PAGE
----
The Expensive Pile of Inexpensive Things That Parents Buy

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Back when Amy and I were doing due diligence on this whole having-a-kid thing, we received conflicting reports as to how expensive babies are.

On the one hand, there were those public service billboards that tell you diapers cost $7,000 a month and ask “how much is your allowance?”

On the other hand-some new parents we knew pointed out-for at least the first year or so, you just don’t need that much stuff. A little infrastructure (crib, bassinet, car seat), some clothes (most of which people will give you), and a few other odds and ends you’ll pick out for yourselves, and-once you come up with that $7,000 a month for diapers-you’re off to the races.

It’s those odds and ends that are the problem-not because the ones that you actually need and end up using cost all that much in total, but because you won’t know which ones you actually need and end up using until you purchase and reject three other versions of the thing.

For example, more than one friend has suggested to us that Coen’s nighttime sleeping difficulties might be remedied if we started accidentally smothering him in our sleep “co-sleeping” with him. If you’d told me back in college that I’d one day be “co-sleeping” with two other people, I would have formed a very different mental picture from the reality, but, basically, the idea of co-sleeping is that your baby sleeps next to you in bed. The hope is that, as a result, his sleep will be longer lasting at the same time that you will be able to feed him or soothe him before he descends into the wails that would otherwise be necessary to get your attention all the way from the bassinet. Also, mom can nurse lying down and avoid killing her back repeatedly bending down to scoop the baby out of the bassinet.

As I suggested earlier, one down side to co-sleeping is the increased risk of smothering the baby in your sleep, so there are various items for sale designed to prevent this. Someone sent us a link to a fancy one, and I went to Target to see if I could find something similar but cheaper. As it turned out, there was nothing at Target specifically designed for co-sleeping, but there was this Sassy Perfect Position Sleep System with crib wedge, vented bumpers, adjustable bottom, and “turn head tab” which looked basically like the fancy Snuggle Nest we’d seen on-line, absent this little wall or guardrail that I guess is part of the Snuggle Nest’s baby-smothering-prevention toolset but which didn’t look all that tall or sturdy in the picture anyway.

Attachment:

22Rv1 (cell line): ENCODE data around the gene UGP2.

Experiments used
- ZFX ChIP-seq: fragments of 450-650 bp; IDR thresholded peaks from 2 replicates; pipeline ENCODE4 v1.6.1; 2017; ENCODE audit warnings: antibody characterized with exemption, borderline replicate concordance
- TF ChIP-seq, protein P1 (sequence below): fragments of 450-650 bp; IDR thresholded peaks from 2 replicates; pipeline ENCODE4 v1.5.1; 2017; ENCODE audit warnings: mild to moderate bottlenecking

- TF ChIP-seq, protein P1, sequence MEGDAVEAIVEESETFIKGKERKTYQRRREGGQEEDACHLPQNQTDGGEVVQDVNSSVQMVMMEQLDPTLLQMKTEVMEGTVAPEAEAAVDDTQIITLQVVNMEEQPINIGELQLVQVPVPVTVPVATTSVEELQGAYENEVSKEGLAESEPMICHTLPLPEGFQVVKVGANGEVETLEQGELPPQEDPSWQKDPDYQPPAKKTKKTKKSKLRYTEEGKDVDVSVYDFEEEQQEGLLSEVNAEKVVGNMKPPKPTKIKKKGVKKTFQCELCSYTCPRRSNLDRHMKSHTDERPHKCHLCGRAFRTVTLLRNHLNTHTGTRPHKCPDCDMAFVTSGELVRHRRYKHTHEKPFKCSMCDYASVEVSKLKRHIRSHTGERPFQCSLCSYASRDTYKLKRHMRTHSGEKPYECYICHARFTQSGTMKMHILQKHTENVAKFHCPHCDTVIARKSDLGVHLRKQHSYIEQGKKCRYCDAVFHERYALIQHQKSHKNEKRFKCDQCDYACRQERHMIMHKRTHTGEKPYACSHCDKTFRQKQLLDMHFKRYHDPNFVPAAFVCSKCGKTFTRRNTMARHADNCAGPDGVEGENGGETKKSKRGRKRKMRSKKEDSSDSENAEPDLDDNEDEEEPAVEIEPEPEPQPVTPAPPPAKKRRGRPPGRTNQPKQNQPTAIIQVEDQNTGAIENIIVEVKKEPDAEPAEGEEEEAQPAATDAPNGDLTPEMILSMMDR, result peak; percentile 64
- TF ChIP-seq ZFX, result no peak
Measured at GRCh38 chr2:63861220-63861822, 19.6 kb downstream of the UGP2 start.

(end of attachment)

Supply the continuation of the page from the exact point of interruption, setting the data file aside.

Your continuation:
I also grabbed a The First Years Safe and Secure Bedrail with MattressLock Design, so that, if we ever put the Perfect Position Sleep System on Amy’s outer side, Coen couldn’t possibly roll off the bed, but I rejected the $29 bottle warmer as ridiculously overpriced. Total tab: $54.

Anyway, do I even have to type it out in words that the Perfect Position Sleep System didn’t work out very well last night? It was awkward to nurse with (or it looked so to me) and Coen didn’t seem to appreciate the vented bumpers or adjustable bottom. About two hours after we’d all turned in, and after the 3,331st time Coen had awoken me, I requested that we stop the experiment, because every now and then I just have to get some work done, and today was one of those days.

A few hours later, Amy told me the next morning, Coen had stopped tolerating the vented bumpers and adjustable bottom altogether, flailing and writhing against it until Amy took him out of it and just tossed it in the corner.

He immediately calmed down.

So while we’re still game to try co-sleeping, the Perfect Position Sleep System might not be the thingy we need. We will probably need to purchase other thingies, many of which will probably also not work, and all of which are going to end up in a more-and-more expensive pile in the corner of the nursery/office.

What’s that you say? Why not just return the Perfect Position Sleep System if it doesn’t work for us? Well, what if-a few weeks from now-Coen’s reluctance to sleep morphs into some other nighttime difficulty and his nervous system matures a little more and the vented bumpers and adjustable bottom turn out to be just the ticket for a ride to dream land? The ticket, just in case you’re not clear on the stakes here, to a night of longer than one-hour sleep segments for mom?

So we probably won’t return the Perfect Position Sleep System or many of the other individually inexpensive odds and ends we end up purchasing over the years. Instead, the pile will just mount up, full of “things that might help us get a good night’s sleep,” “things that might help him eat solid foods,” “things that might help him learn to use a toilet,” and so on.

And I can imagine it getting expensive, as time goes on.

Meanwhile, after a particularly frustrating episode of trying to warm a bottle in time to head off Coen’s clearly growing hunger, while mom was supposed to be getting a nap, I think I might swing back by Target for that bottle warmer this evening.

Maybe it will be just the thing to help him take to the bottle.

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